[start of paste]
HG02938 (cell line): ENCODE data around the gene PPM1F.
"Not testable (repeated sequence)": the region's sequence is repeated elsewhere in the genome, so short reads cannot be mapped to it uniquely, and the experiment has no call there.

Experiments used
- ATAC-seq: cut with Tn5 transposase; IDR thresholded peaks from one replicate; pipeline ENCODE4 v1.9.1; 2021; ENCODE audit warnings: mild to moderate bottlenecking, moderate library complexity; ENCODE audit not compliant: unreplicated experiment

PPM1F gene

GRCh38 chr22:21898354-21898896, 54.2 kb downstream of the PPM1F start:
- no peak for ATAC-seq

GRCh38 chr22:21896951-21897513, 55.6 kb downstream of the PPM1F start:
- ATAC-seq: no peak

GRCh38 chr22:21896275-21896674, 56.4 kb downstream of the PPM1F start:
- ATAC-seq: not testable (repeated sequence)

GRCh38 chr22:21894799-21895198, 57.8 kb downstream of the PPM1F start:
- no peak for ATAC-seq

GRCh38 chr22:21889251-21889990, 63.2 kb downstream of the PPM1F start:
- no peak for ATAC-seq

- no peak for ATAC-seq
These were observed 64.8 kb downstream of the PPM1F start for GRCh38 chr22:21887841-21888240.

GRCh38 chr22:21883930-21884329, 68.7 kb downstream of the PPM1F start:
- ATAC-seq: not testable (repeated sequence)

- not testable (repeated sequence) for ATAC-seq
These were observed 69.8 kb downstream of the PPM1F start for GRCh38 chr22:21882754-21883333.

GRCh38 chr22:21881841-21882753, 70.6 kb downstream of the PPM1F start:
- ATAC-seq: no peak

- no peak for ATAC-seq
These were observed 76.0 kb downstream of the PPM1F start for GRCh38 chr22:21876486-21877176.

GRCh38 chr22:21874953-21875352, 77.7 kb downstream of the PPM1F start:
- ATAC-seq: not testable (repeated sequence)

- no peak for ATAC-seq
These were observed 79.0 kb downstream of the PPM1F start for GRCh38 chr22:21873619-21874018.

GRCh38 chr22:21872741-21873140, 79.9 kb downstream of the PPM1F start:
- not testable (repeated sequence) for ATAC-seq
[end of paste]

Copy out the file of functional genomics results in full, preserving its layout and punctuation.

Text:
HG02938 (cell line): ENCODE data around the gene PPM1F.
"Not testable (repeated sequence)": the region's sequence is repeated elsewhere in the genome, so short reads cannot be mapped to it uniquely, and the experiment has no call there.

Experiments used
- ATAC-seq: cut with Tn5 transposase; IDR thresholded peaks from one replicate; pipeline ENCODE4 v1.9.1; 2021; ENCODE audit warnings: mild to moderate bottlenecking, moderate library complexity; ENCODE audit not compliant: unreplicated experiment

PPM1F gene

GRCh38 chr22:21898354-21898896, 54.2 kb downstream of the PPM1F start:
- no peak for ATAC-seq

GRCh38 chr22:21896951-21897513, 55.6 kb downstream of the PPM1F start:
- ATAC-seq: no peak

GRCh38 chr22:21896275-21896674, 56.4 kb downstream of the PPM1F start:
- ATAC-seq: not testable (repeated sequence)

GRCh38 chr22:21894799-21895198, 57.8 kb downstream of the PPM1F start:
- no peak for ATAC-seq

GRCh38 chr22:21889251-21889990, 63.2 kb downstream of the PPM1F start:
- no peak for ATAC-seq

- no peak for ATAC-seq
These were observed 64.8 kb downstream of the PPM1F start for GRCh38 chr22:21887841-21888240.

GRCh38 chr22:21883930-21884329, 68.7 kb downstream of the PPM1F start:
- ATAC-seq: not testable (repeated sequence)

- not testable (repeated sequence) for ATAC-seq
These were observed 69.8 kb downstream of the PPM1F start for GRCh38 chr22:21882754-21883333.

GRCh38 chr22:21881841-21882753, 70.6 kb downstream of the PPM1F start:
- ATAC-seq: no peak

- no peak for ATAC-seq
These were observed 76.0 kb downstream of the PPM1F start for GRCh38 chr22:21876486-21877176.

GRCh38 chr22:21874953-21875352, 77.7 kb downstream of the PPM1F start:
- ATAC-seq: not testable (repeated sequence)

- no peak for ATAC-seq
These were observed 79.0 kb downstream of the PPM1F start for GRCh38 chr22:21873619-21874018.

GRCh38 chr22:21872741-21873140, 79.9 kb downstream of the PPM1F start:
- not testable (repeated sequence) for ATAC-seq